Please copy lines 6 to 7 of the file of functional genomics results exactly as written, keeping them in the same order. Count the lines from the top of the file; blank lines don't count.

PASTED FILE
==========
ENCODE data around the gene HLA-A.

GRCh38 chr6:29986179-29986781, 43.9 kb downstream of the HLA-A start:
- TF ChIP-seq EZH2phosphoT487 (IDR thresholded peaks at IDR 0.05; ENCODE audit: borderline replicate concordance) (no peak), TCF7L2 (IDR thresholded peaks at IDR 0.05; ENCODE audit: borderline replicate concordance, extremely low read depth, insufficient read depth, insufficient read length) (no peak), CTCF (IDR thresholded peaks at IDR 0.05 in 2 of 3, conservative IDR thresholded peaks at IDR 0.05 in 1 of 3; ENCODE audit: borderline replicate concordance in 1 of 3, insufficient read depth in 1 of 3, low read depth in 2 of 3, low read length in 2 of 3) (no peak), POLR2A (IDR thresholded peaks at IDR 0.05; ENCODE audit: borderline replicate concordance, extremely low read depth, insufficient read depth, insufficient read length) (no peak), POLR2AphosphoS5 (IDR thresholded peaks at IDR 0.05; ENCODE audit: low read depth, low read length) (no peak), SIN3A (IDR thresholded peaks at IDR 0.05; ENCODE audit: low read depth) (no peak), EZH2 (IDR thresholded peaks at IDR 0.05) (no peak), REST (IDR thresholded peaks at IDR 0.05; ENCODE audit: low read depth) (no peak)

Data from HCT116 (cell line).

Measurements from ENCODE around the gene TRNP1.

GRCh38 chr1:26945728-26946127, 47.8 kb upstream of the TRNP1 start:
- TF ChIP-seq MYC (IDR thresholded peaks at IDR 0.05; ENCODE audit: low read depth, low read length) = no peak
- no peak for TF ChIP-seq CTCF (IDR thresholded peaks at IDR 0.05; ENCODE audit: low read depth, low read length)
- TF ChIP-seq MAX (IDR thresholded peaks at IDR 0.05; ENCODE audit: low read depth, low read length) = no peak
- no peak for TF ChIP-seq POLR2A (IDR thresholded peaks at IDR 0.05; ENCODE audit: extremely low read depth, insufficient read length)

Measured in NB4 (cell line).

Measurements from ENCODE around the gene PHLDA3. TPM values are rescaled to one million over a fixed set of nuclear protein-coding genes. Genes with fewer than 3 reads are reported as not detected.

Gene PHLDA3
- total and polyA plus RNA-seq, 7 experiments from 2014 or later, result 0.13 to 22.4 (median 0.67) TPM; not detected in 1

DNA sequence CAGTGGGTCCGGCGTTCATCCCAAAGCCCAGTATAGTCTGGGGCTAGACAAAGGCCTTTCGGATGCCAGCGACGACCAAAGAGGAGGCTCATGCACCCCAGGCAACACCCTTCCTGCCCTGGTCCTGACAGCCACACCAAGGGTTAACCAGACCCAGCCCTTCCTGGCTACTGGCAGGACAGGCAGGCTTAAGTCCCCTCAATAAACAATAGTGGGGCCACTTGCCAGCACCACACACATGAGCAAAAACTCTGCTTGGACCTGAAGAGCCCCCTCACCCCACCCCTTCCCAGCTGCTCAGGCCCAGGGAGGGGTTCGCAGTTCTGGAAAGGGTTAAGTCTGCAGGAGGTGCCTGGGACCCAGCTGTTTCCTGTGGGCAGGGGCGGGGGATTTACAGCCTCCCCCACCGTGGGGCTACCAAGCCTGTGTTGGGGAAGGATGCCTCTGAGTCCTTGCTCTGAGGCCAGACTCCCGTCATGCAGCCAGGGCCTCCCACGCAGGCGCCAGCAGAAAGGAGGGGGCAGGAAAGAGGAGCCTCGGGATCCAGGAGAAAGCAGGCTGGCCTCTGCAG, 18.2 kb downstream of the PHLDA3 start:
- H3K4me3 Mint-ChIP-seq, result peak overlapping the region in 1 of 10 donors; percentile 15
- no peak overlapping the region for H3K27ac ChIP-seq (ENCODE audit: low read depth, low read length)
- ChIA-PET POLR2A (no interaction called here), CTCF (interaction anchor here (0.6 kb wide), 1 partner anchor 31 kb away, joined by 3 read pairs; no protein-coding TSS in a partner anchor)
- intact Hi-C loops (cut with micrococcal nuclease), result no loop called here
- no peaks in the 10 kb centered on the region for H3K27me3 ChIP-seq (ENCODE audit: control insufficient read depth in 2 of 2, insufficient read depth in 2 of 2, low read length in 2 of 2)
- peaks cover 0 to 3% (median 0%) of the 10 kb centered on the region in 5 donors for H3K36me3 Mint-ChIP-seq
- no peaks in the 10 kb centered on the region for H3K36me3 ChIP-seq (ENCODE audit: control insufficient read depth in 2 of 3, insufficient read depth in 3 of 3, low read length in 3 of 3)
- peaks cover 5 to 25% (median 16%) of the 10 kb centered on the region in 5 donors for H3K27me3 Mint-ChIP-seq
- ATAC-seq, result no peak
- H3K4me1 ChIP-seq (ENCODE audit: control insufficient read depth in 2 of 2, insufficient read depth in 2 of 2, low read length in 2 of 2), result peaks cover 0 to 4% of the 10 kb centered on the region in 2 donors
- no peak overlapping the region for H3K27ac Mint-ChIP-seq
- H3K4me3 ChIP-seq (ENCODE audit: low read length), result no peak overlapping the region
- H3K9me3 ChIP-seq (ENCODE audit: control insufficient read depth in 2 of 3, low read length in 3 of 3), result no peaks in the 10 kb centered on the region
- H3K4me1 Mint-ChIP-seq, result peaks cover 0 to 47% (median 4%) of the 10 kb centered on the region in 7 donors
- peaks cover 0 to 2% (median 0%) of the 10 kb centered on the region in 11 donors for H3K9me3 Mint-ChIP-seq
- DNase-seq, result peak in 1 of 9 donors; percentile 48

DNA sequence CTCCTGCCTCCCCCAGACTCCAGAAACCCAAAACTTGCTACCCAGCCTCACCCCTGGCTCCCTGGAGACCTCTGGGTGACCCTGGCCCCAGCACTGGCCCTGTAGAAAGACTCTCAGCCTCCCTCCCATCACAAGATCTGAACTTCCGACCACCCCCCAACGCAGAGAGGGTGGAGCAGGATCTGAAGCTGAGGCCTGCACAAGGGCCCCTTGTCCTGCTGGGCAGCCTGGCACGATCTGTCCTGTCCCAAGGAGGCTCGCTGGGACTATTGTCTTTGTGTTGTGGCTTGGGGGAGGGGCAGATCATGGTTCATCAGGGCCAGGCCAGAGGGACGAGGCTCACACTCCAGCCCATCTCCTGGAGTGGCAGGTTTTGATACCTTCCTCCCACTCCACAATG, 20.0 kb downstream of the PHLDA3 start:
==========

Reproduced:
GRCh38 chr1:26945728-26946127, 47.8 kb upstream of the TRNP1 start:
- TF ChIP-seq MYC (IDR thresholded peaks at IDR 0.05; ENCODE audit: low read depth, low read length) = no peak